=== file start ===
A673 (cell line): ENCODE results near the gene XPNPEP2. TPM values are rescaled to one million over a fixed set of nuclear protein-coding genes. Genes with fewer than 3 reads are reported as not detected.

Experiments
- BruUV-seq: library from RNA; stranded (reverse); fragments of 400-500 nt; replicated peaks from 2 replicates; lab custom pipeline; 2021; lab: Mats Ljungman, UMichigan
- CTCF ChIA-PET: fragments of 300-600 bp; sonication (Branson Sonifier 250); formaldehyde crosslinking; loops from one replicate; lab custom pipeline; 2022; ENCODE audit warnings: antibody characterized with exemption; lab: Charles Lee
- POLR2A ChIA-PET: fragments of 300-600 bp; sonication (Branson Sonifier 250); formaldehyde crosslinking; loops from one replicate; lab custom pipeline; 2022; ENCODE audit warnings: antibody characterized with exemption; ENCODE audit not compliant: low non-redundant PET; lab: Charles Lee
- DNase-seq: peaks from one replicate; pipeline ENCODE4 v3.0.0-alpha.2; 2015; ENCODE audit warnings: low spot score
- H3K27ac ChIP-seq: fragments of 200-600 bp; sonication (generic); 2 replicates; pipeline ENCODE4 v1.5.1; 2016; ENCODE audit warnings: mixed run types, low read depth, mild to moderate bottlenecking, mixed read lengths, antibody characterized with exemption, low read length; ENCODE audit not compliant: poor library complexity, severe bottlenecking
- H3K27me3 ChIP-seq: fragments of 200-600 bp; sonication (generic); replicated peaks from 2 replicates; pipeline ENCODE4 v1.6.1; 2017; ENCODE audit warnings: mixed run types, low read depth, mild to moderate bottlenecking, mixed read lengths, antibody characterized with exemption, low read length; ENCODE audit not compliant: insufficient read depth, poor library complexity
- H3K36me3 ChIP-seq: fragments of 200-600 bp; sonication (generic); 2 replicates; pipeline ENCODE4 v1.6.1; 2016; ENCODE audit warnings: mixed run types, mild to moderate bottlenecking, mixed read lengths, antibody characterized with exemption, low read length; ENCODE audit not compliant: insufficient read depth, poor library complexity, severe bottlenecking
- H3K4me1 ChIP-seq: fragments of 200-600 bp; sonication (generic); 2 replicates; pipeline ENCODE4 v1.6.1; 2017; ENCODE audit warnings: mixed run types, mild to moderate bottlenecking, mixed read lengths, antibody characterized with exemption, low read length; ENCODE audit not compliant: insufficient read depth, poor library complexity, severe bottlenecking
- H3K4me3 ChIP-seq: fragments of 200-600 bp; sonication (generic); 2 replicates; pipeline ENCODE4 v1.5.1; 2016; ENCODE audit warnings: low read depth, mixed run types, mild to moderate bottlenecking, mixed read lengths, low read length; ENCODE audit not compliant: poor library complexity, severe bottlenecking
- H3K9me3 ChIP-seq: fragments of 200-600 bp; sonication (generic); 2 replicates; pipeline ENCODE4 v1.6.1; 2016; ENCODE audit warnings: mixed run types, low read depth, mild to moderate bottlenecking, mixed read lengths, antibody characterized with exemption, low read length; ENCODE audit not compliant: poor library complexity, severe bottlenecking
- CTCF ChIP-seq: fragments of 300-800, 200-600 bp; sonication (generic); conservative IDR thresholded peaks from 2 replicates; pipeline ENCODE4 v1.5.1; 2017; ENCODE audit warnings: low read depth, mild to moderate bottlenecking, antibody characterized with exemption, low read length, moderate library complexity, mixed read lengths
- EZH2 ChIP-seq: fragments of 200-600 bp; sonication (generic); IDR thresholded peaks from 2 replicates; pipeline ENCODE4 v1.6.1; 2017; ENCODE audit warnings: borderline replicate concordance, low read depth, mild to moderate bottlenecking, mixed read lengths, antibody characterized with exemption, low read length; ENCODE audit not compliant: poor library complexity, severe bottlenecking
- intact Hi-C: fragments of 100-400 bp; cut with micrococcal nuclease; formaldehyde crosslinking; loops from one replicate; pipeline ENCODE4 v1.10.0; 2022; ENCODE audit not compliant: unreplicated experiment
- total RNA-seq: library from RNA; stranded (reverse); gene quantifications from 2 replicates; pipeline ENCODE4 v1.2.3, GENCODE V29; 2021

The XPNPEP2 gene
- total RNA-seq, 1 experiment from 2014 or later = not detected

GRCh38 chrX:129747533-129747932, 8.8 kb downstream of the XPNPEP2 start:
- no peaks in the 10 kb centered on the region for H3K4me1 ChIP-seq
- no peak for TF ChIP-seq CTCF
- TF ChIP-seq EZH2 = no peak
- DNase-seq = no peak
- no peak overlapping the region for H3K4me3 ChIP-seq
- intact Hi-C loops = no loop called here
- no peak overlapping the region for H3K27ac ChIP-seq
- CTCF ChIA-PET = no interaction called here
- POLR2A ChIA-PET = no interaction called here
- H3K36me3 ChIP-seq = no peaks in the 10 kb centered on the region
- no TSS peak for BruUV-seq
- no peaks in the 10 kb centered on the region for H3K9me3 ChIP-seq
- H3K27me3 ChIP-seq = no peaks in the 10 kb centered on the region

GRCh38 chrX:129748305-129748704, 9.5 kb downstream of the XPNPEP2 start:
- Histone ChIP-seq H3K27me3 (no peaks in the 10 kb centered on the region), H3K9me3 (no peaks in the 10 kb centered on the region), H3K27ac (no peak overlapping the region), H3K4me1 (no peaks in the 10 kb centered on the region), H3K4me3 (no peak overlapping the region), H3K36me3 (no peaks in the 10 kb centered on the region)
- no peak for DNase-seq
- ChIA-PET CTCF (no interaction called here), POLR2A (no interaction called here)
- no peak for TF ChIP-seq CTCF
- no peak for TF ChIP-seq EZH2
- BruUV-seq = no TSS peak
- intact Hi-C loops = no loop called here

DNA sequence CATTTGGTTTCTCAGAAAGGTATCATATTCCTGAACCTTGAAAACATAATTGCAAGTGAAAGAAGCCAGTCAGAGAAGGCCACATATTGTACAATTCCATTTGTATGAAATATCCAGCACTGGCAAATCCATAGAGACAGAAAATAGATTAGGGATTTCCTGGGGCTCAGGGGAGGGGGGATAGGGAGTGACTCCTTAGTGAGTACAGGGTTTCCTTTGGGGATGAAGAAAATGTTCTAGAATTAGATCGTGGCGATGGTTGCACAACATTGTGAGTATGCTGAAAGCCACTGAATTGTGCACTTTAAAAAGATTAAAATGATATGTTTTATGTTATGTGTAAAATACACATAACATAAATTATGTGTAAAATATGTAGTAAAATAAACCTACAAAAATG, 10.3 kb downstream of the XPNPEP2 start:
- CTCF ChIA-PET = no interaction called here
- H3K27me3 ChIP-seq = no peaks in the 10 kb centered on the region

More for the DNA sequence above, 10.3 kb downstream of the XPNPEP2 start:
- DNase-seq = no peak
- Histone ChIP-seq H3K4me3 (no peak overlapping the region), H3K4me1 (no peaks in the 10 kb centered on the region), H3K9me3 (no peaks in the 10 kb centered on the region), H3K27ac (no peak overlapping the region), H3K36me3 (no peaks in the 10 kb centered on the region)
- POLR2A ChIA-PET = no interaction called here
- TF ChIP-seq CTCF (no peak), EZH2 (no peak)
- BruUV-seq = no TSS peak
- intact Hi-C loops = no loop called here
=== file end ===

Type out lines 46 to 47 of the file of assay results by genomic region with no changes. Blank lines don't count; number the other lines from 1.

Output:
- Histone ChIP-seq H3K4me3 (no peak overlapping the region), H3K4me1 (no peaks in the 10 kb centered on the region), H3K9me3 (no peaks in the 10 kb centered on the region), H3K27ac (no peak overlapping the region), H3K36me3 (no peaks in the 10 kb centered on the region)
- POLR2A ChIA-PET = no interaction called here